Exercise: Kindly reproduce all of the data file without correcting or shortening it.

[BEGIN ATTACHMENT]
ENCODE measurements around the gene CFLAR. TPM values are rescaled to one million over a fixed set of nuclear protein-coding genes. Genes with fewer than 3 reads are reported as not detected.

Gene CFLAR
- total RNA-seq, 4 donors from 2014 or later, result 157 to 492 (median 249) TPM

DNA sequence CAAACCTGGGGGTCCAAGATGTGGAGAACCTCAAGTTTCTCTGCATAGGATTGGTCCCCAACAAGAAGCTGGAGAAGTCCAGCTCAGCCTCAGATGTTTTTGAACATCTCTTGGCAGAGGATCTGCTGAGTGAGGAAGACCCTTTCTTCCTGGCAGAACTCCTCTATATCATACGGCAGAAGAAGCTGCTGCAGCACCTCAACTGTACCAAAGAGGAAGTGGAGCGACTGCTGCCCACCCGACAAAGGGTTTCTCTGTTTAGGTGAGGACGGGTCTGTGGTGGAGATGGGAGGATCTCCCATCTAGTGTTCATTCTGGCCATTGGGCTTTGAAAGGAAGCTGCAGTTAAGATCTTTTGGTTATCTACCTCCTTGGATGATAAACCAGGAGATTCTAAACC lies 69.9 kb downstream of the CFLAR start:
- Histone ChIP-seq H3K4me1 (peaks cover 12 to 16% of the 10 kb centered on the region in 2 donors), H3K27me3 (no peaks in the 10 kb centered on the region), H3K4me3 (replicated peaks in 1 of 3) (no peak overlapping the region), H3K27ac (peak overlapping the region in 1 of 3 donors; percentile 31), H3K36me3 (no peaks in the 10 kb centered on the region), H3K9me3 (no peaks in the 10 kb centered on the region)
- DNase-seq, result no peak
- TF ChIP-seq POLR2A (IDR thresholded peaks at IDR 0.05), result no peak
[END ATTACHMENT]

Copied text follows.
ENCODE measurements around the gene CFLAR. TPM values are rescaled to one million over a fixed set of nuclear protein-coding genes. Genes with fewer than 3 reads are reported as not detected.

Gene CFLAR
- total RNA-seq, 4 donors from 2014 or later, result 157 to 492 (median 249) TPM

DNA sequence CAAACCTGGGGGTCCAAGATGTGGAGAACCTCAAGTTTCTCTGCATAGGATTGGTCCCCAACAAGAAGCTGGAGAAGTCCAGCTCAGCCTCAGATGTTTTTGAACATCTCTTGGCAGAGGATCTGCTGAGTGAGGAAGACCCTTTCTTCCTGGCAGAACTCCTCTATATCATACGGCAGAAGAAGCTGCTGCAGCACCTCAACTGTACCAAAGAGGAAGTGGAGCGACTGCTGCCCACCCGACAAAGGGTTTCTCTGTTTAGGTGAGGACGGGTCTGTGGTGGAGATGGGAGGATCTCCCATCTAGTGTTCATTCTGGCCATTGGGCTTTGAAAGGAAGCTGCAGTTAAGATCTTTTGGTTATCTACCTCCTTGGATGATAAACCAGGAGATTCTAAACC lies 69.9 kb downstream of the CFLAR start:
- Histone ChIP-seq H3K4me1 (peaks cover 12 to 16% of the 10 kb centered on the region in 2 donors), H3K27me3 (no peaks in the 10 kb centered on the region), H3K4me3 (replicated peaks in 1 of 3) (no peak overlapping the region), H3K27ac (peak overlapping the region in 1 of 3 donors; percentile 31), H3K36me3 (no peaks in the 10 kb centered on the region), H3K9me3 (no peaks in the 10 kb centered on the region)
- DNase-seq, result no peak
- TF ChIP-seq POLR2A (IDR thresholded peaks at IDR 0.05), result no peak